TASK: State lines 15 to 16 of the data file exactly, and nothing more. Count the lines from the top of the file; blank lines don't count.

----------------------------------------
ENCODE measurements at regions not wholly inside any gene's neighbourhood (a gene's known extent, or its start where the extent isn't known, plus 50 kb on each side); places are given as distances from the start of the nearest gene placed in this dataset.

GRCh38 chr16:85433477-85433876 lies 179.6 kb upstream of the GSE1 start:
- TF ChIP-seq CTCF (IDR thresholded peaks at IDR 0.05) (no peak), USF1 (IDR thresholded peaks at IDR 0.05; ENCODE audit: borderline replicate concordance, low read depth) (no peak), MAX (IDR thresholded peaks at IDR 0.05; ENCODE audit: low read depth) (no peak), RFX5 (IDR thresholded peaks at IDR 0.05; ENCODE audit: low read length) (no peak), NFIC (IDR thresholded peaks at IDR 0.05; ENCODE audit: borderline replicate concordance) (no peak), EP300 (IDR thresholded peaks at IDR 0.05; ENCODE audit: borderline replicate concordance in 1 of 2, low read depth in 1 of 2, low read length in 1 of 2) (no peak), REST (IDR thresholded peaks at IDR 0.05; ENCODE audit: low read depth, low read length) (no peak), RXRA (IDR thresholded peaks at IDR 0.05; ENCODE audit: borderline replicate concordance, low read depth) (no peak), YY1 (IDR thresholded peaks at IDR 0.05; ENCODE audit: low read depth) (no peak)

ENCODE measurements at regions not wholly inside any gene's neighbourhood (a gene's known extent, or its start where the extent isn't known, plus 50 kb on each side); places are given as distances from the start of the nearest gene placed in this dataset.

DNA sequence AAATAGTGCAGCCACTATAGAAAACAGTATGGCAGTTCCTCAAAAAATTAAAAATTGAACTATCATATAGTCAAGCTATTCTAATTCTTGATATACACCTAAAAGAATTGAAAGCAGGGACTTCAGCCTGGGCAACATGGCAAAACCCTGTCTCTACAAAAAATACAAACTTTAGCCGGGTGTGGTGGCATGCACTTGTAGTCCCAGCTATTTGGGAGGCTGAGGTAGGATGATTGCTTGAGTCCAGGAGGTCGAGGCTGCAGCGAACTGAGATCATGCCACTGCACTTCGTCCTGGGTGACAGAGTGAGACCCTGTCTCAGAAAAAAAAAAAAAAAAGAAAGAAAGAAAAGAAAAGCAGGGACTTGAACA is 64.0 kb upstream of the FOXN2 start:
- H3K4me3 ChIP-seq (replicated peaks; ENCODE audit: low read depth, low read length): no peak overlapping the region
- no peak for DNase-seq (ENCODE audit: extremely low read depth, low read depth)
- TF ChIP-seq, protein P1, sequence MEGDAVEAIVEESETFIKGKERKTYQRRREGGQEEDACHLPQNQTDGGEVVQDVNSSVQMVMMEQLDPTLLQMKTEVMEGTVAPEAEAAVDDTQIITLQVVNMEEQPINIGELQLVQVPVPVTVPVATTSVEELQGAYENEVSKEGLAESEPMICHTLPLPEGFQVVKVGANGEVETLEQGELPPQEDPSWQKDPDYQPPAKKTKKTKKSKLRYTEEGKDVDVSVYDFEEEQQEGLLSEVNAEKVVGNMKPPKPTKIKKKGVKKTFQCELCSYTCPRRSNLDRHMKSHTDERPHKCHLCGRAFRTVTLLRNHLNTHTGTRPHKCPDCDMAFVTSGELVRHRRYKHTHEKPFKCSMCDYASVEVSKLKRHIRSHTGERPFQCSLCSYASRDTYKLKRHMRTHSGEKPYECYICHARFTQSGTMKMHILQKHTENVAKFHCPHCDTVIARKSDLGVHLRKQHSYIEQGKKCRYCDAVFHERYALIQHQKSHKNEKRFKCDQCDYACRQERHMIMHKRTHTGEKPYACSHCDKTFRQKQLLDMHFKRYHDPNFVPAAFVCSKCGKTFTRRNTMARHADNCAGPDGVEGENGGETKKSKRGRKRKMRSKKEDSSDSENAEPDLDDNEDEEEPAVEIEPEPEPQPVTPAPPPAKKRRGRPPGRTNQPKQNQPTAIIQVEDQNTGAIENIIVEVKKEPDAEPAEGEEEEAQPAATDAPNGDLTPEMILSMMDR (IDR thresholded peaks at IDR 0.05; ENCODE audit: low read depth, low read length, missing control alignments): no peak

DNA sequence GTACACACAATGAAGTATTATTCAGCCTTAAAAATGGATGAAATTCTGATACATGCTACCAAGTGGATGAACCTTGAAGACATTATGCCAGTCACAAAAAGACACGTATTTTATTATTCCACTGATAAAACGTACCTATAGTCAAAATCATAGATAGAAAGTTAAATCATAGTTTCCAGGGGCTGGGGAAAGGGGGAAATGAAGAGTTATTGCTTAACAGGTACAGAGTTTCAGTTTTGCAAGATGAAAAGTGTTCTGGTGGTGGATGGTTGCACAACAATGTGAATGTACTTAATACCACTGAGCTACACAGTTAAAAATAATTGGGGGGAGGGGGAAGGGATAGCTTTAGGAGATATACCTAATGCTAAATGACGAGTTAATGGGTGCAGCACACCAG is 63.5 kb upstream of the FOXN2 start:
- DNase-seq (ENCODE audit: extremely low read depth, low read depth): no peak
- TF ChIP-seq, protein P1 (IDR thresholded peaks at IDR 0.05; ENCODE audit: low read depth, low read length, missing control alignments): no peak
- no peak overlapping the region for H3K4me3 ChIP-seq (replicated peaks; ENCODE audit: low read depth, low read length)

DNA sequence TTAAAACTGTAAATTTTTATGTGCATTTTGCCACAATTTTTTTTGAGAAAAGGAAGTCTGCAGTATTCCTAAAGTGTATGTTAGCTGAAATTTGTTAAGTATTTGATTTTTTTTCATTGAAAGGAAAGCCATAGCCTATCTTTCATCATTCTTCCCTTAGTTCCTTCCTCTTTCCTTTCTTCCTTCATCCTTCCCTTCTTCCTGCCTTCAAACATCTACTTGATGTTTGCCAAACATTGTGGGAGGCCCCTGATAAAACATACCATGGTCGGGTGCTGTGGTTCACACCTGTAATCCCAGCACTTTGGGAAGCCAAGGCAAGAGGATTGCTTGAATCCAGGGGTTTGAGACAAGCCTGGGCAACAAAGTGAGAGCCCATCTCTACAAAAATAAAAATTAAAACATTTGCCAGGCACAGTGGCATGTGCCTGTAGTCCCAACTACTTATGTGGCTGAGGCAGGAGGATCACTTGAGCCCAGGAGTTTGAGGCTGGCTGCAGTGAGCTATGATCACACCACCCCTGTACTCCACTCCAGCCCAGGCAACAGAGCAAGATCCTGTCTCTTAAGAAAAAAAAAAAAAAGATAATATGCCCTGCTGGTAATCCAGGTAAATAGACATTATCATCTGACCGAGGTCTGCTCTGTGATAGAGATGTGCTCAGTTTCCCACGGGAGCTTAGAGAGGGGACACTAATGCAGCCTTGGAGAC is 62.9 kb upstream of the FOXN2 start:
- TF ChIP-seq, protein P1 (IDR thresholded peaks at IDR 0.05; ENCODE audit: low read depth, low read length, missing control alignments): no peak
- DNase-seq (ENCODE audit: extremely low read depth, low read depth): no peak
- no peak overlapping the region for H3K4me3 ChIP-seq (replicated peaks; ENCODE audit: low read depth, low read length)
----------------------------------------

- DNase-seq (ENCODE audit: extremely low read depth, low read depth): no peak
- no peak overlapping the region for H3K4me3 ChIP-seq (replicated peaks; ENCODE audit: low read depth, low read length)